Accessibility / Report Error

S- and P-type cobra venom cardiotoxins differ in their action on isolated rat heart

Abstract

Background:

The cardiovascular system is one of the first systems to be affected by snake toxins; but not many toxins exert a direct effect on the heart. Cobra venom cardiotoxins are among those few toxins that attack the heart. Although the two cardiotoxin types (S and P) differ in their central-loop structure, it is not known whether they differ in their effect on the mammalian heart. We compared the effects of S- and P-type cardiotoxins, CTХ-1 and CTХ-2, respectively, from the cobra Naja oxiana, on the isolated rat heart.

Methods:

An isolated rat heart perfused according to the Langendorff technique was used in this study to investigate the activity of cardiotoxins CTX-1 and CTX-2. The following parameters were registered: the left ventricular developed pressure, calculated as the difference between systolic and diastolic pressure in the left ventricle, the end-diastolic pressure, the heart rate, time to maximal end-diastolic pressure (heart contracture), and time to depression of the heart contraction.

Results:

Both cardiotoxins at the concentration of 5 μg/mL initially produce a slight increase in systolic intraventricular pressure, followed by its rapid decrease with a simultaneous increase in diastolic intraventricular pressure until reaching contracture. CTX-2 blocks cardiac contractions faster than CTX-1; in its presence the maximum diastolic pressure is reached faster and the magnitude of the developed contracture is higher.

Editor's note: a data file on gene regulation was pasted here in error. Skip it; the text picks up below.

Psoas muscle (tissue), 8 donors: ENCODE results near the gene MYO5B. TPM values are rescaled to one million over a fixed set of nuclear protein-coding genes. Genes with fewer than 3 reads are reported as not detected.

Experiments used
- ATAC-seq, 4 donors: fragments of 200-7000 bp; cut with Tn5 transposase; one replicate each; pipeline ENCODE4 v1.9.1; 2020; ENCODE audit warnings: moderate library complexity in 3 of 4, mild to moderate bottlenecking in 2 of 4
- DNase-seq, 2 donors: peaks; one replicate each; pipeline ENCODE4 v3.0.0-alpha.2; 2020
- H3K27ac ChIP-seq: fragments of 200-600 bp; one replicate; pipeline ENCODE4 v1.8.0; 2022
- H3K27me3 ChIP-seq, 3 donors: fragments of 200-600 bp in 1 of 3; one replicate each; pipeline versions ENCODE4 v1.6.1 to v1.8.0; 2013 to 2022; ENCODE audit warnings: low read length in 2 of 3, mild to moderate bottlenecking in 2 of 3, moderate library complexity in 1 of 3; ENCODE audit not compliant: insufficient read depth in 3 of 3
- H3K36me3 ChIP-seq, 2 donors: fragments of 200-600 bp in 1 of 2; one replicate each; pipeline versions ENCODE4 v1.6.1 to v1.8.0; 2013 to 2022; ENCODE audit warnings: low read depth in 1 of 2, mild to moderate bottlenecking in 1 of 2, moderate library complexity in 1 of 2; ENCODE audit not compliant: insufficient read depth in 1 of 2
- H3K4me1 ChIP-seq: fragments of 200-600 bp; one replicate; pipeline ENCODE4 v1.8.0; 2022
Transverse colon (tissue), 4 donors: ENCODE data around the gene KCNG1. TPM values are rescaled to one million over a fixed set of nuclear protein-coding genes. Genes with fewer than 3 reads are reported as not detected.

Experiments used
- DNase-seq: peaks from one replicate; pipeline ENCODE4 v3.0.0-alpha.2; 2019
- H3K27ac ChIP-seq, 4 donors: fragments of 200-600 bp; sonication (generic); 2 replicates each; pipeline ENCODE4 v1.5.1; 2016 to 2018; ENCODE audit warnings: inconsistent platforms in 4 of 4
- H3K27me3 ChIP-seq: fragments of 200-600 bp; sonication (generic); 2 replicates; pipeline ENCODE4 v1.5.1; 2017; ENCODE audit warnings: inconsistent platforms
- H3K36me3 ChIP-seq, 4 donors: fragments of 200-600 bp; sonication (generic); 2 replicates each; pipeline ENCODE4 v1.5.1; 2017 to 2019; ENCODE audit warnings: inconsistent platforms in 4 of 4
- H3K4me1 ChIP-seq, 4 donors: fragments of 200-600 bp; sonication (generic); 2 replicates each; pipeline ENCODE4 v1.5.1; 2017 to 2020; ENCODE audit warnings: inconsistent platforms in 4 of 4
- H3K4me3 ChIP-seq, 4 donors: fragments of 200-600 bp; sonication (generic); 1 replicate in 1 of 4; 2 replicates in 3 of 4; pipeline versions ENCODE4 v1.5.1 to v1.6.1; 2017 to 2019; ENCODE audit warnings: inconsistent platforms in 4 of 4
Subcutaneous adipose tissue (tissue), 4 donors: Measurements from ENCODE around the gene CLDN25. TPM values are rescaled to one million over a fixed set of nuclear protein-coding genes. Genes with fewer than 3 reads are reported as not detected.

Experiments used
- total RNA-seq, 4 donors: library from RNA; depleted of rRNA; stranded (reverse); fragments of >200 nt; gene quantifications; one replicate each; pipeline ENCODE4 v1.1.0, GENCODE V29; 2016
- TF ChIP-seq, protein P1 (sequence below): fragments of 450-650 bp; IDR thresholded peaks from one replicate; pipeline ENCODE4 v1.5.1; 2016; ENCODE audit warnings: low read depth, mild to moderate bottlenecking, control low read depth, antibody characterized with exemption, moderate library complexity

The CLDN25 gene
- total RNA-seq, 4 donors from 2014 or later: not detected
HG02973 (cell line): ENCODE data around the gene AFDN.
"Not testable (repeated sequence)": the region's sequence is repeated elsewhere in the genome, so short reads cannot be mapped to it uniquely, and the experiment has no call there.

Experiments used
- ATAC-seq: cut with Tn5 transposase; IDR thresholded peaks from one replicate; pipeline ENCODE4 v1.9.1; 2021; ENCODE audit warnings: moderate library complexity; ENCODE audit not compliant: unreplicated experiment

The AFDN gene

Conclusion:

The P-type cardiotoxin CTX-2 more strongly impairs rat heart functional activity than the S-type cardiotoxin CTX-1, as expressed in its faster blockage of cardiac contractions as well as in more rapid development and greater magnitude of contracture in its presence.

Keywords:
Cardiotoxin; Cobra venom; Contraction; Contracture; Myocardium; Perfused rat heart; Ventricular pressure

Background

Among the vast family of three-finger snake venom toxins, there is a group of proteins called cardiotoxins (CaTXs) or cytotoxins that exert damaging effects on the heart. In particular, CaTXs cause systolic heart arrest and induce a membrane leakage of cardiomyocytes. They are β-structured proteins consisting of 59 to 61 amino-acid residues with the structure stabilized by four disulfide bonds. This group of toxins is characterized by direct interaction with the membrane, leading to membrane depolarization and cell death (see reviews [11. Dubovskii PV, Konshina AG, Efremov RG. Cobra cardiotoxins: membrane interactions and pharmacological potential. Curr Med Chem. 2014;21(3):270-87., 22. Dubovskii PV, Utkin YN. Antiproliferative activity of cobra venom cytotoxins. Curr Top Med Chem. 2015;15(7):638-48.]).